• {Eyes} If the first thing people notice about you are your bright and sparkly eyes, you are likely in the Clear group. They can be bright blue, violet, or green. They can also occasionally be very dark, almost black, if the whites of your eyes are very clear. This usually only happens in cases of otherwise very extreme contrast, such as black eyes, pure white eye whites, with black hair and either deep ebony or porcelain skin.
  • {Hair} Hair can come in a range of shades for Clear Winters, but will always have a cool undertone, iridescent quality, and a large level of contrast from your hair and eyes. Blondes usually do not appear in the Clear Winter season, except sometimes with the exception of white blondes.
  • {Skin} Skin will usually have a translucent quality to it , but can be a range of shades, from deep and dark black or brown, to light and neutral beige, light olive, or milky white.

What to Wear?

Now that you know more about your micro-season, I’ll bet you’re wondering how to put that knowledge to use in your look. Although the guidelines below are for Winter as a whole, stay true to your dominant characteristic. For instance, deep brown can work well on Deep Winters because of the season’s Deep border into Deep Autumn, but it muddies up Clear and Cool. Conversely, pale pinks look beautiful on Cool Winters, but will completely wash out Deep and Clear.

  • {Colors} You will look your best in colors that are cool, deep and saturated, but be sure to stick primarily with your dominant characteristic. Some of Winter’s best colors are black, navy, charcoal, grey, silver, taupe, white, lemon yellow, emerald, ivy, pine, Chinese blue, royal blue, sapphire, amethyst, eggplant, indigo, plum, violet, cranberry, raspberry, rose and ruby.
  • {Textures} What makes you think of Winter? Fresh snow, crystal clear ice, crisp frost, deep pine forests, glossy red berries, dark icy lakes, sparkling Christmas ornaments…you will always look your best in shimmer and shine with sharp contrasts and large blocks of color. Use contrast in your textures as well, such as a pale matte face and shiny red lips.
  • {Intensity} Winter is a landscape mostly devoid of color, which means that when color does appear, it pops. No soft and diffused colors for you. Use large swaths of neutrals (even if that neutral is your skin!) and accent with touches of crisp, bold, dramatic color. You can also go big on color with a smaller contrasting neutral. Better still, try using two contrasting colors, one dark, one light to really light up your look.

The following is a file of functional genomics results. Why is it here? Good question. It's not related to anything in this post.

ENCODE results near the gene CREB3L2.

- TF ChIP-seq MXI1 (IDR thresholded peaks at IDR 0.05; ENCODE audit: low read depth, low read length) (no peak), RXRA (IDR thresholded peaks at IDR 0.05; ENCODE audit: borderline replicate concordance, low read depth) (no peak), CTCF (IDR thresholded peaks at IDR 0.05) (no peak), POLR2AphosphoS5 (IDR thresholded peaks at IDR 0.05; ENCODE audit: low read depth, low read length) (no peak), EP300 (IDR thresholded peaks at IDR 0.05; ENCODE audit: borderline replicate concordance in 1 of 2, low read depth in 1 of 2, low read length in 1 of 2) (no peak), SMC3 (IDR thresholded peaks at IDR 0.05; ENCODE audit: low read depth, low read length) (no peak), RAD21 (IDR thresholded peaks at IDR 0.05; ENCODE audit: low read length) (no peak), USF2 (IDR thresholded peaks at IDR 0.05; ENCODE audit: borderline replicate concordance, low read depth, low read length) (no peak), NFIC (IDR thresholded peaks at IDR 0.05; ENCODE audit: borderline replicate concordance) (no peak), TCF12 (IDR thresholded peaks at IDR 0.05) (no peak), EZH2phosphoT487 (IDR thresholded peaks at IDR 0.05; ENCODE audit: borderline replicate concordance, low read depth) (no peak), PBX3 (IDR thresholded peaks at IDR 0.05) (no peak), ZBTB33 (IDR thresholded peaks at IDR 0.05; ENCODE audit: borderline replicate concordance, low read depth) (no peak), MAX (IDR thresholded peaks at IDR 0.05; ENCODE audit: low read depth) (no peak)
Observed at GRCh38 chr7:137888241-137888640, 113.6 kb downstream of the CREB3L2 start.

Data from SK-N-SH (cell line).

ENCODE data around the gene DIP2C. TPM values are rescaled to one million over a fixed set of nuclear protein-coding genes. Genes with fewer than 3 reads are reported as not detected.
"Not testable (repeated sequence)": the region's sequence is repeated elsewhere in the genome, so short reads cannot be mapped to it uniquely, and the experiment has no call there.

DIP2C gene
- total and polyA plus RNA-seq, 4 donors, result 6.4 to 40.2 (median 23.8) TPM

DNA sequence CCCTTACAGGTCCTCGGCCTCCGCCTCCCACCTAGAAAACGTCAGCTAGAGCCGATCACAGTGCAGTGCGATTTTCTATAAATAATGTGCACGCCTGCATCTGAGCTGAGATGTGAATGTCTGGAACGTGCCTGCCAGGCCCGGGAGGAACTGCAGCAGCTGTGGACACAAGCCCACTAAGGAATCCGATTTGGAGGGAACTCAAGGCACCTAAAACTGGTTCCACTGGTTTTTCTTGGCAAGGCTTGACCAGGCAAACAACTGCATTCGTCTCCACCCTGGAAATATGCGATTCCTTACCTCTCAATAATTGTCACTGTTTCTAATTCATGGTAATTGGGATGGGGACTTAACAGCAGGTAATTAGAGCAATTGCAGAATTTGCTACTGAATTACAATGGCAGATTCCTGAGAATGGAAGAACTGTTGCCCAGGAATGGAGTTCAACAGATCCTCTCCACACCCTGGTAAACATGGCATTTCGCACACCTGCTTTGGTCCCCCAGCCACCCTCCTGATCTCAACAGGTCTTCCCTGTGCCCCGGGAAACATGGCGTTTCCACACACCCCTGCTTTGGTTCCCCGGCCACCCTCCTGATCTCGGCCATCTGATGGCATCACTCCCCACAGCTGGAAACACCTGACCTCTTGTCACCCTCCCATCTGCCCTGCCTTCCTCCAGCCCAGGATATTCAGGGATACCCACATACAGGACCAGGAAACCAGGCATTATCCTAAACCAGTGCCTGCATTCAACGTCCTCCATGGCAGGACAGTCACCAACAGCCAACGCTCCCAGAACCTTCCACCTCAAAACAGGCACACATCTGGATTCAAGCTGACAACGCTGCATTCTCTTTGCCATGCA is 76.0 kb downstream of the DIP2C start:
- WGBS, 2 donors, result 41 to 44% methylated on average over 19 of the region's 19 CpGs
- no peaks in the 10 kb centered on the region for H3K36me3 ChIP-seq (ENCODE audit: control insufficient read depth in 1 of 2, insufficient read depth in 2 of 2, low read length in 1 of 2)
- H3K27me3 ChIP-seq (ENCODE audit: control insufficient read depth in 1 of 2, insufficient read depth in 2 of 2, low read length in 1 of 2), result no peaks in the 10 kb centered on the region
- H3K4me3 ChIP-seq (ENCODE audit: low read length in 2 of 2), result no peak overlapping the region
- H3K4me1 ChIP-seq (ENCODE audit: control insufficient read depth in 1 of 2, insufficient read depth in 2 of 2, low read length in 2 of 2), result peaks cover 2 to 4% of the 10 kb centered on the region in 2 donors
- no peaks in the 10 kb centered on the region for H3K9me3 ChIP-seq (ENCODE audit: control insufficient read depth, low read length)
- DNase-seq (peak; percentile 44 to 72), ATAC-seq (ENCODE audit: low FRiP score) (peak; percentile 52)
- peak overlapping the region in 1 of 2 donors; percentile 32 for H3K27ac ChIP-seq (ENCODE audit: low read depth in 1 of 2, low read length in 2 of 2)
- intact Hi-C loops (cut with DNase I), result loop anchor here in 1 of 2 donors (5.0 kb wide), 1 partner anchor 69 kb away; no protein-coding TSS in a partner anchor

Are you a Winter? If you have questions about your palette, ask away in the comments below!

12 Season Color Analysis System

Rainbow Your World | Autumn Color Palette

Comments

  1. I find winter to be the most beautiful of all the seasons. It has such a depth and richness to it. 🙁 wish I was a winter!!!!

    • Natalie Webb says:

      I think we all wish we were another season…I’m a Clear Winter, but I love soft vintage shades like you find in Soft Summer or Soft Autumn. But alas, it’s the bright stuff for me. Do you know which Autumn you are?

      • I’m actually really confused! I feel like I don’t look good in any color that I try and I’ve gone through every palette. If I go by online analysis I would be a deep autumn.

        I really love powdery colors and like you love the idea of soft vintage colors but they seem to make me look more muted and not in a good way.

  2. If you go to everydayglamour.weebly.com you can see my pics. Its under inspiration in the color analysis section.

    • Natalie Webb says:

      I think I see it! You look generally warm, but unless it’s just the lighting, I see some bluish undertones perhaps? You’re definitely a Deep, but you may flow between the seasons. You do seem to tend more toward Autumn though. Perhaps it is your finishes? Toward the bottom of the Autumn post you will find suggestions in the What to Wear section that can make all the difference. You can be wearing all the right colors, but the textures and proportions of colors can be wrong, and it looks off. Check it out and let me know if that helps!

  3. Wow! You hit it right on the money. My problem was texture. Lots of attempts atbeing dewey. I actually do look better with shimmer and antique gold suits me better than shiny gold. You explain it wonderfully. I’m going to share this website with some friends whose colors I’m trying to figure out and I’m sure this will help them a lot!!

    • Natalie Webb says:

      There you go! You know, I read an article about textures for the seasons that talked about spices for Autumn – cinnamon, cloves, cumin, curry. Dewey curry. Gross, right?

      You’re totally on your way. When you find an outfit that you really love, send a photo! Would love to see it.

  4. I decided to use a dark brown knit sweater and it really cleaned up my face. I see texture was exactly what I needed. Thanks for everything. Can’t wait to read more.